While Posada’s OPS+ and WAR are lacking compared to other Hall of Famers — he was 18th of 34 eligible players in JAWS, Jay Jaffe’s WAR-based Hall of Fame metric — catchers simply have not put up the same kind of numbers that players at other positions have. That’s likely because catching is such a physically demanding position and often results in injuries and shortened careers. It is, perhaps, not an adjustment voters have thought to make when considering Posada’s eligibility.

Furthermore, Posada’s quick ouster is somewhat due to the crowded ballot. Most voters had a hard time figuring out which 10 players to vote for. Had Posada been on the ballot in a different era, writers likely would have found it easier to justify voting for him.

Posada joins Kenny Lofton in the “unjustly one-and-done” group.

Tim Raines, Jeff Bagwell, Ivan Rodriguez Elected to the Hall of Fame

1990:  Outfielder Tim Raines of the Montreal Expos in action. Mandatory Credit: Otto Greule  /Allsport
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The 2017 induction class of the Baseball Hall of Fame was announced Wednesday evening and we have three inductees: Tim Raines, Jeff Bagwell and Ivan Rodriguez. Raines and Bagwell had to wait a good long while to get the call. Rodriguez is in on his first year of eligibility. But nowhere on the plaque will it say how long it took. All that matters now is that three of the greatest players of their respective generations finally have a place in Cooperstown.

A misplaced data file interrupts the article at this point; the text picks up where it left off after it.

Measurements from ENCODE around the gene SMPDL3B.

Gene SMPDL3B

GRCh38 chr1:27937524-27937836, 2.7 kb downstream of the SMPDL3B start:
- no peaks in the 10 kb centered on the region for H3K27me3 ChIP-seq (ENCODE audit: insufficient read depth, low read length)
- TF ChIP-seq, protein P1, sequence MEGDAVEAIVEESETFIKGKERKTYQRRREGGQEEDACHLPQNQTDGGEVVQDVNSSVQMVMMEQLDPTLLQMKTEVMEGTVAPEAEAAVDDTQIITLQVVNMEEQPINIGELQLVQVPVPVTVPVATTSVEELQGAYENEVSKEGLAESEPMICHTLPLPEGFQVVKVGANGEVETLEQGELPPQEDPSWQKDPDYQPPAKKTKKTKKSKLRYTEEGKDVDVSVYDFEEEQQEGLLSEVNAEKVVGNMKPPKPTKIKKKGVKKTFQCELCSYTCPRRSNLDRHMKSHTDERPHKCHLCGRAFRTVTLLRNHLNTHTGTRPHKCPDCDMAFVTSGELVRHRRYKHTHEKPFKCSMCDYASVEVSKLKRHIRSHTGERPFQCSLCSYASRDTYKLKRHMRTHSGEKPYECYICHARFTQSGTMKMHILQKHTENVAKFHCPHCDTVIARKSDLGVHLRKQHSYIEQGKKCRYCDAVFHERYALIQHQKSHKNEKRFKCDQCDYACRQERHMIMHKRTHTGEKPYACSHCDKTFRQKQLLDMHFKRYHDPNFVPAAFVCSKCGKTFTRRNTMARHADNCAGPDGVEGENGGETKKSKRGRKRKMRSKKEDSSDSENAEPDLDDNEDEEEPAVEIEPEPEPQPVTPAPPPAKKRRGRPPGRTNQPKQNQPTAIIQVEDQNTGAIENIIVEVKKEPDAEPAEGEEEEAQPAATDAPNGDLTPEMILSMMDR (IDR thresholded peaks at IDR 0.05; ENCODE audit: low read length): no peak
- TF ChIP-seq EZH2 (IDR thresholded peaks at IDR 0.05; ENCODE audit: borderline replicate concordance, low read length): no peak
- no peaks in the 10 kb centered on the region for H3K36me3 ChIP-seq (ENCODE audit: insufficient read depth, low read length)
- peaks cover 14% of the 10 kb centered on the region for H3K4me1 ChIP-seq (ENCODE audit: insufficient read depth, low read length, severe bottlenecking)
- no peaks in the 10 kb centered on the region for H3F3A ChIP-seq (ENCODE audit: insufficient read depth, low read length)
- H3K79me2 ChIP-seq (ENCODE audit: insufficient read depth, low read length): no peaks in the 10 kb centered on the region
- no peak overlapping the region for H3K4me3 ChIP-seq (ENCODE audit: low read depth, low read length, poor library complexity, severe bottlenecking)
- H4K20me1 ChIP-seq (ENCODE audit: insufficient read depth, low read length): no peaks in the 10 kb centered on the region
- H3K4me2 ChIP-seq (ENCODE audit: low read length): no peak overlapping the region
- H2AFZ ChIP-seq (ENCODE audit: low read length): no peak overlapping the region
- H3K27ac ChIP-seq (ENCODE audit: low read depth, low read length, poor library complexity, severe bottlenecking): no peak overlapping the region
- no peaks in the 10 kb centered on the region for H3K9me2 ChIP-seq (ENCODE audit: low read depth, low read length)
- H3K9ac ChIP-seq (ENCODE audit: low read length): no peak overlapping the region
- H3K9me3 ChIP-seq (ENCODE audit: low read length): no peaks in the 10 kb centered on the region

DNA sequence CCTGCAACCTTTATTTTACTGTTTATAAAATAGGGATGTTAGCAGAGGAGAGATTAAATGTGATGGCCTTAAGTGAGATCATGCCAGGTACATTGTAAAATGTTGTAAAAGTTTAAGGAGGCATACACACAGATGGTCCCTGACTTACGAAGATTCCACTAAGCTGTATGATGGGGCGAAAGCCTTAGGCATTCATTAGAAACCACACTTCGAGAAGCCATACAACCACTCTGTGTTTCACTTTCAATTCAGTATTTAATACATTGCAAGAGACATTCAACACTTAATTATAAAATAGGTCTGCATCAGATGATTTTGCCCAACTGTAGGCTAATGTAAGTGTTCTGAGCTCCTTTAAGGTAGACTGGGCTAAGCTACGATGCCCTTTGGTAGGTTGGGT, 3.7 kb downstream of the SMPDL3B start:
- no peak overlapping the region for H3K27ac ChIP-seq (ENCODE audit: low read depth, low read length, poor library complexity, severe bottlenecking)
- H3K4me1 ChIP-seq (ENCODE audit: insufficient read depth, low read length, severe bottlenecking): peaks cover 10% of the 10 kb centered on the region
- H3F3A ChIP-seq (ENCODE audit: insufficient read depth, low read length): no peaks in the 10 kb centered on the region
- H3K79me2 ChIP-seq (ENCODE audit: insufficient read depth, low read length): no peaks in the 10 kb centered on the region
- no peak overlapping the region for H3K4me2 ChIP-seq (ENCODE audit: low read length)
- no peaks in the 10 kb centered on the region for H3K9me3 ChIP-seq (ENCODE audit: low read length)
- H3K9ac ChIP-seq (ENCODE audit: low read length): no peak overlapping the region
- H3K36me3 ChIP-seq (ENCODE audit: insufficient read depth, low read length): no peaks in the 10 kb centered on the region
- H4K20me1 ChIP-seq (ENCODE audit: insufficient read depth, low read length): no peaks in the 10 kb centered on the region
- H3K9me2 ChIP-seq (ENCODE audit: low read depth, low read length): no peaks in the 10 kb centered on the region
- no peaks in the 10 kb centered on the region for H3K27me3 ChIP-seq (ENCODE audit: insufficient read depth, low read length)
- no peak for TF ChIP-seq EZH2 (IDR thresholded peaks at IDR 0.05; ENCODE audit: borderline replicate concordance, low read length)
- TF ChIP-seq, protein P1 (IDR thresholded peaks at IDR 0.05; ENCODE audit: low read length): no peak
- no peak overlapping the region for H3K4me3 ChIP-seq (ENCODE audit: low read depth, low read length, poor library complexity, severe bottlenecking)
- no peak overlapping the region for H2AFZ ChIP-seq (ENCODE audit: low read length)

Players must be named on 75% of the Baseball Writers Association of America’s ballots to get in. Raines was named on 86% of the ballots. Bagwell was named on 86.2%. Rodriguez was named on 76%. Non-inductees with significant vote totals include Trevor Hoffman at 74% and Vladimir Guerrero at  71.7%. The full results can be seen here.

Others not making the cut but still alive for next year, with vote totals in parenthesis: Edgar Martinez (58.6); Roger Clemens (54.1); Barry Bonds (53.8); Mike Mussina (51.8); Curt Schilling (45.0); Manny Ramirez (23.8); Larry Walker (21.9); Fred McGriff (21.7); Jeff Kent (16.7); Gary Sheffield (13.3%); Billy Wagner (10.2); and Sammy Sosa (8.6). Making his final appearance on the ballot was Lee Smith, who received 34.2% of the vote in his last year of eligibility. He will now be the business of the Veterans Committee.

Players who fell off the ballot due to not having the requisite 5% to stay on: Jorge Posada; Magglio Ordoñez; Edgar Renteria; Jason Varitek; Tim Wakefield; Casey Blake; Pat Burrell; Orlando Cabrera; Mike Cameron; J.D. Drew; Carlos Guillen; Derrek Lee; Melvin Mora; Arthur Rhodes; Freddy Sanchez; and Matt Stairs

We’ll have continued updates on today’s Hall of Fame vote throughout the evening and in the coming days. In the meantime, congratulations to this year’s inductees, Tim Raines, Jeff Bagwell and Ivan Rodriguez!